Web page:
If at first you don’t succeed, try and try … to launch the 2018 BMW M4 CS.
That could have been the slogan for the flagship Club Sport version of the BMW M division’s compact sports car, given that this F80-generation M4 hasn’t immediately seized class leadership status like its E92- and E46-gen M3 predecessors once did.
Actually the M4 has been successful in sales terms, however it has also divided driving enthusiasts – there are those who love it, and those who don’t. Usually the former camp consists of those who have driven this twin-turbocharged two-door at high speed on a racetrack, whereas the latter may have driven it only on the road.
This tester has experienced the BMW M4 several times on the road (where it can be too edgy) and on the racetrack where it feels beautifully balletic. But with revised steering and suspension, more linear power, increased torque, greater grip and lighter componentry, the CS certainly looks to deliver more than Cosmetic Surgery.
Vehicle Style: Sports coupe
Price: $189,900 (plus on-roads)
Engine/trans: 338kW/600Nm 3.0 6cyl twin-turbo petrol | 7spd dual-clutch automatic
Fuel Economy Claimed: 8.4 l/100km | Tested: 12.9 l/100km
BMW should be commended for slashing the M4 CS from $211K to $189,900 plus on-road costs only months after its early-2018 launch. Even with that decrease, though, it remains $33,200 pricier than the M4 Competition on which it is based.
However, several small changes appear to make a greater whole. Power from the 3.0-litre twin-turbocharged six-cylinder engine moves from 331kW to 338kW at 6250rpm, while torque moves from 550Nm at 1850rpm to 600Nm at 4000rpm.
Those last figures are important. This BMW (and its M3 sedan sibling) have been criticised for throwing all torque at the back wheels virtually from just off idle, but while the M4 CS makes 50Nm more torque, it’s making just 380Nm at 1850rpm. It then builds more gradually, in a linear fashion, to its peak. Moreover, grippier Michelin Pilot Cup 2 tyres replace the Pilot Super Sports of the M4 Competition.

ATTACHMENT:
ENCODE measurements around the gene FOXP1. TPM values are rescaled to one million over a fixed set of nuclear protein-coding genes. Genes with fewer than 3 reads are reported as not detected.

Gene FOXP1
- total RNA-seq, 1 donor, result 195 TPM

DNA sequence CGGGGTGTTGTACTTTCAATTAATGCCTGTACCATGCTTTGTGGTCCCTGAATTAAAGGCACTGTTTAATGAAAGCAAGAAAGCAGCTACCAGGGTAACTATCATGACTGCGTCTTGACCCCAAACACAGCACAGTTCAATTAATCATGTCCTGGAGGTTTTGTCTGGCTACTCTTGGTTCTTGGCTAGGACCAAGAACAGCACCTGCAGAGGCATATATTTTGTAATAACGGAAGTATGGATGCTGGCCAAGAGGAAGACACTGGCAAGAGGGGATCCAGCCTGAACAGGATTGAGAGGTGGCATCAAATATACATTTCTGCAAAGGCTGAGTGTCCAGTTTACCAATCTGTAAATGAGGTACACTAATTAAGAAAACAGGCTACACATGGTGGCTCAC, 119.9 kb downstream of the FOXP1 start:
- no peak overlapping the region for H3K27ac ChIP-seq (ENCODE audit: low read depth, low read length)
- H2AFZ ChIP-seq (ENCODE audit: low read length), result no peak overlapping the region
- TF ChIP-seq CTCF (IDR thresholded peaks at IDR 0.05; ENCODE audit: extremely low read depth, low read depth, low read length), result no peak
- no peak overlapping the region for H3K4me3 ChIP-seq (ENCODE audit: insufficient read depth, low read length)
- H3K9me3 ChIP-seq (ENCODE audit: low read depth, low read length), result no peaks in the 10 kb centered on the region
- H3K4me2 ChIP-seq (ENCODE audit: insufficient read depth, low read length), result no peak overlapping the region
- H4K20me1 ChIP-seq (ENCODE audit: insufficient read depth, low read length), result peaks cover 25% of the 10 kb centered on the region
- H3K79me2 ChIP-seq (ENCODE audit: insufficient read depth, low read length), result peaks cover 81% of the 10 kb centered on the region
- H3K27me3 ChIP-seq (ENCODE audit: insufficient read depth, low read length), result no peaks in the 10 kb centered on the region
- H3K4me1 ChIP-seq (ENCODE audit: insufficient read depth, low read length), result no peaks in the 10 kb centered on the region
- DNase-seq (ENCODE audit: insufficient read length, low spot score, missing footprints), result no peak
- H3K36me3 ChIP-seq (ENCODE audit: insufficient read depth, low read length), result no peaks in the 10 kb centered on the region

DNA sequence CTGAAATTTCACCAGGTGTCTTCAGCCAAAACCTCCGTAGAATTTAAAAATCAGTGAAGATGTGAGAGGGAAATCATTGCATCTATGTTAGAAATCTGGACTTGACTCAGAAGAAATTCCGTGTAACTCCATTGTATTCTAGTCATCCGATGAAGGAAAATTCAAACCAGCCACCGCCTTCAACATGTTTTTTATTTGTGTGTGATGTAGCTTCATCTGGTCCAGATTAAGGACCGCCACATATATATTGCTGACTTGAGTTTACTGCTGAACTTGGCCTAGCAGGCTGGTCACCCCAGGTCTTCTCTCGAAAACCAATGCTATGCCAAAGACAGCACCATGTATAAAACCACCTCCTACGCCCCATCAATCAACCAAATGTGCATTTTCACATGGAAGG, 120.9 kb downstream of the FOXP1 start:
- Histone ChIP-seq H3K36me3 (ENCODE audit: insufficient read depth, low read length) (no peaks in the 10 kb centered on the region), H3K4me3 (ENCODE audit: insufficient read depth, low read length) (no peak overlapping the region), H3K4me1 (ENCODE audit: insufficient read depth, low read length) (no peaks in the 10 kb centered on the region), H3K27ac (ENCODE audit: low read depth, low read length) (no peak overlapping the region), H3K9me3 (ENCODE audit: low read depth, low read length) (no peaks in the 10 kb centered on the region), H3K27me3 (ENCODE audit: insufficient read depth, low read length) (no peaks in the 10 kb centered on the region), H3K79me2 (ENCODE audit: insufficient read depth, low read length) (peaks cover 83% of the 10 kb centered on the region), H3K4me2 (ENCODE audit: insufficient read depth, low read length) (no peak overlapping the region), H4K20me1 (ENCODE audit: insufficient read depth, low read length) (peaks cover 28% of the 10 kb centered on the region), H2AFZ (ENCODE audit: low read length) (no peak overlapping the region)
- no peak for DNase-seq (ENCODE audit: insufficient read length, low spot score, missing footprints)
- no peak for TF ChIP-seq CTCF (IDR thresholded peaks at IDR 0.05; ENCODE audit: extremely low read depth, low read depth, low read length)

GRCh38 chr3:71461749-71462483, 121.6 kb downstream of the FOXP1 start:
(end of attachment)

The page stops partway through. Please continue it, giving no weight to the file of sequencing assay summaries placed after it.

A carbonfibre bonnet joins the already-standard carbonfibre roof in a bid to reduce the centre of gravity, there’s a carbonfibre lip spoiler front and rear to increase downforce, plus new forged alloy wheels that help reduce unsprung mass. But there are also special kinematics in the suspension, and a revised three-mode chassis and electronic stability control (ESC), plus retuned steering. Many, many tweaks, then.
- Standard Equipment: Power windows and mirrors, multi-function trip computer, single-zone climate control air-conditioning, leather/cloth trim with electrically adjustable and heated front seats, cruise control, and auto on/off LED headlights/wipers with adaptive-auto high-beam.
- Infotainment: 8.8-inch colour touchscreen with Bluetooth phone and audio streaming, USB input, live-traffic satellite navigation and digital radio.
- Options Fitted: None.
- Cargo Volume: 480 litres.
It is the look only a non-car-enthusiast partner can give you. Entering the M4 CS for the first time, my boyfriend went to find the passenger-side grab handle of this BMW coupe and realised that the ‘natural fibre’ door panel only had a rope dangling off it.
A prolonged ‘really?’ pierced from his eyes, to which shrugged shoulders could be the only reply. BMW has deleted the proper door pulls and armrests from the M4 to reduce weight, as well as its door pockets and the centre console storage bin – so if you can accept the rope door pulls, then the lack of storage is the next hurdle.